Hands-on at the farm, Vanderbilt was an astute owner and breeder. His line of stars commenced with Discovery, who won six stakes races in 1934, capturing 27 of his 63 races and later sired 25 runners that were stakes winners. Other champions Vanderbilt (who passed away in 1999) bred included Petrify, Conniver, Bed o' Roses, Next Move and Jam.

But it was Native Dancer who brought Vanderbilt his greatest glory. It was just after two in the morning on March 27, 1950 at the Scott Farm in Lexington, Ky. when Native Dancer dropped into the world. The leggy son of Your Host was nearly a month past due. The son of Polynesian and the dam Geisha, he began training for his racing career at Santa Anita Park during the winter of 1952. His impressive workouts caught all the horsemen's eyes long before he made his first start.

"The gray is the fastest horse I've ever trained," trainer Bill Winfrey told reporters. "He shows good times in workouts, but that's not what's impressive. It's the fact that the big gray does it without any effort. He actually seems to be holding himself back."

The winner of nine consecutive races in 1952, his odds tumbled each time Native Dancer hit the track. He became the first two-year old named Horse of the Year. White-hot (11-for-11) heading to Churchill Downs in 1953, Native Dancer was the shortest-odds favorite in Derby history. But, it all came crashing down. Bumped badly in the start, and then again in the stretch, he came flying in the stretch, closing and closing but missed by a whisker in a photo-finish to longshot Dark Star.

His rider, Eric Guerin, was heavily criticized for several decisions he made in response to traffic problems during the race, and it was said that "Eric took Native Dancer everywhere on the track except the ladies' room." Native Dancer quickly redeemed himself with a four-length victory in the Withers Stakes then captured the Preakness Stakes, the Belmont Stakes and the Travers Stakes. The beloved dappled gray never lost again that season. A bruised left forefoot scratched him from a showdown with four-year old Tom Fool. Though he won nine of ten races, Native Dancer lost out to Tom Fool (10-for-10) as Horse of the Year in 1953.

Still dealing with foot injuries, The Dancer was just three for three as a four-year old. His 1954 campaign was highlighted by a dramatic win in the Metropolitan Handicap, making up seven lengths in the straight, and getting up to win by a neck. Another serious foot bruise ended his racing career with a bankroll of $785,240 that placed him fourth all-time in earnings. For a second time, he was saluted as Horse of the Year.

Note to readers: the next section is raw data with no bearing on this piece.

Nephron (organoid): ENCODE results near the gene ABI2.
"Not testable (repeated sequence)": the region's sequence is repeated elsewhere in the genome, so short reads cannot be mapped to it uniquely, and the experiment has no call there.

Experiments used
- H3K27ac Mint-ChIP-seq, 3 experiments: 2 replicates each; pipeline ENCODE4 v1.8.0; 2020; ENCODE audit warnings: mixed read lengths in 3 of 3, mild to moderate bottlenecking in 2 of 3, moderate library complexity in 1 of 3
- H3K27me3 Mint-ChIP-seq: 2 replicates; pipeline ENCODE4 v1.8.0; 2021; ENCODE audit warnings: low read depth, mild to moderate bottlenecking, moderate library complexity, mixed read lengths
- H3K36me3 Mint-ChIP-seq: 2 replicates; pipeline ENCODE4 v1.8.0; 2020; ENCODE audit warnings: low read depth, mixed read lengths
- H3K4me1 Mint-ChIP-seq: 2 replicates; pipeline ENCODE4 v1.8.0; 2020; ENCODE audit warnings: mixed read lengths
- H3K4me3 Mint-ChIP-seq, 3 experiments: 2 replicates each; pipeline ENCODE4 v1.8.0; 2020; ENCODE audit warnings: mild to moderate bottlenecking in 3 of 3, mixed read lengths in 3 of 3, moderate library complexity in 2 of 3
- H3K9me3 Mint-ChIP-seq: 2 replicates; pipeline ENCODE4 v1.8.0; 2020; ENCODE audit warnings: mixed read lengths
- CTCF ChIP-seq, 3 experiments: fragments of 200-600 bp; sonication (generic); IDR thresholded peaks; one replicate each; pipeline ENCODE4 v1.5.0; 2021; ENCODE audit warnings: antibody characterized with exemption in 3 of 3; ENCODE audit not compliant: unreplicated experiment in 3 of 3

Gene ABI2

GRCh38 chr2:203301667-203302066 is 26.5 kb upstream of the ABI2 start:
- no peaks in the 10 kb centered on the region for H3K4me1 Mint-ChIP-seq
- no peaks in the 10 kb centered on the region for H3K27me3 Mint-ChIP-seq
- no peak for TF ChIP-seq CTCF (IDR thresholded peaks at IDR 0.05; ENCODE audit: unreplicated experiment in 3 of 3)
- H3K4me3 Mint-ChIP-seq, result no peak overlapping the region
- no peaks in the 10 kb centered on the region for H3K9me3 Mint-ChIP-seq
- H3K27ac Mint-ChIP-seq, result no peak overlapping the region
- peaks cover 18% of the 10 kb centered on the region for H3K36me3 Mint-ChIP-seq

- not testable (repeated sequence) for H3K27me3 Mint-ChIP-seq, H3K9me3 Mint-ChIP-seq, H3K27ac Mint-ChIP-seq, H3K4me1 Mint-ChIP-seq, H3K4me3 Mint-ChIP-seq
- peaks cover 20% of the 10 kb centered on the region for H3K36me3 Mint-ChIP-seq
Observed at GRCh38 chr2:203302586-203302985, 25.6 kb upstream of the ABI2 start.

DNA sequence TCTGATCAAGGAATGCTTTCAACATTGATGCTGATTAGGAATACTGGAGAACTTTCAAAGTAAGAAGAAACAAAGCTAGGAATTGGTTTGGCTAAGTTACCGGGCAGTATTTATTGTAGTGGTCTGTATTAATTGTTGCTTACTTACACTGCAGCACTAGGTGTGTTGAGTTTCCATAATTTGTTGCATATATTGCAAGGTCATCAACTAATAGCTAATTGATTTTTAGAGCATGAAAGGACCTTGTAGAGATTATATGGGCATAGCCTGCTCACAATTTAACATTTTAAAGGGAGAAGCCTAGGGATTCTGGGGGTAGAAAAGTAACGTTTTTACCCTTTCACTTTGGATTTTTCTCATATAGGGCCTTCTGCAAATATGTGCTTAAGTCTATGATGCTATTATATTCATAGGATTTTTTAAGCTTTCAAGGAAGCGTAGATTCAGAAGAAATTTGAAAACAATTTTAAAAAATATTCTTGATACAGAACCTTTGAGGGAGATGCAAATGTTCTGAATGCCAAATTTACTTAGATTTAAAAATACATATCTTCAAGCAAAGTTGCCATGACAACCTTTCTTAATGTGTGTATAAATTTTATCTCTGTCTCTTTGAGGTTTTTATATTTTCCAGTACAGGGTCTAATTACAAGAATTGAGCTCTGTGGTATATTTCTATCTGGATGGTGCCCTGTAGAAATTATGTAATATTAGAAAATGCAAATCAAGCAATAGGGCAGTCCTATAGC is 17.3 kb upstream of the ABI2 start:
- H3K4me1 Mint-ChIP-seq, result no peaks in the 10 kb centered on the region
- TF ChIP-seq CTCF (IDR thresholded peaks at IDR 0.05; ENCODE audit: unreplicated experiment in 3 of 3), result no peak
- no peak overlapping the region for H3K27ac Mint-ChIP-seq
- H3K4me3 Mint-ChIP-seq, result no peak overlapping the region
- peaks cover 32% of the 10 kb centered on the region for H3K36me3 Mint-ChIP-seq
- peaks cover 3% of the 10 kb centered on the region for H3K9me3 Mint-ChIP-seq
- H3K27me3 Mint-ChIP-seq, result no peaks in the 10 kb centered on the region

Returning to Sagamore Farm, The Dancer became a mighty sire. His sons Kaui King (1966) and Dancer's Image won the Kentucky Derby, while his daughter Natalma was the dam of the legendary Northern Dancer. Thanks to his paternal grandson Mr. Prospector and Northern Dancer, his maternal grandson, Native Dancer's name will be forever etched in the annals of racing. Television's first equine super-hero died following intestinal surgery at the young age of 17, and was buried in Sagamore's cemetery under a stand of sugar maple trees.

The president of both Belmont Park and Pimlico, Vanderbilt's legacy included orchestrating the fabled match race between Seabiscuit and War Admiral in 1938. He captained a PT boat in the South Pacific during WW II and was awarded the Silver Star. A racing fan his entire life, Vanderbilt spent August in Saratoga. He died at age 87, at his Brookville, N. Y. home after watching morning workouts at the track.

Vanderbilt sold Sagamore to a local developer James Ward in 1986, but over the next two decades it fell on hard times, and became best known for its sagging fences and the weedy, rock-strewn training track. In 2007 Maryland native Kevin Plank, founder and CEO of Under Armour sports apparel, purchased it and carefully crafted a plan to resurrect the 530-acre farm in Glyndon, Md. It was the fall of 2007 when the filly Shared Account stepped off a van onto Sagamore Farms, among the first group of yearlings bought by Plank. On November 5, 2010, Shared Account snatched the $2 million Breeders Cup Filly and Mare Turf race, defeating Midday, one of the best mares in the Europe.

Terry Conway has been a regular contributor to The Blood-Horse magazine since 2003. He wrote a Sunday column on racing for several years for the Chester County (Pa.) daily newspaper and covers racing and the horse world for a number of regional magazines in the mid-Atlantic area. In addition, he has written many historical articles on the art world and business entrepreneurs for a variety of national and regional magazines. Contact Terry at tconway@terryconway.net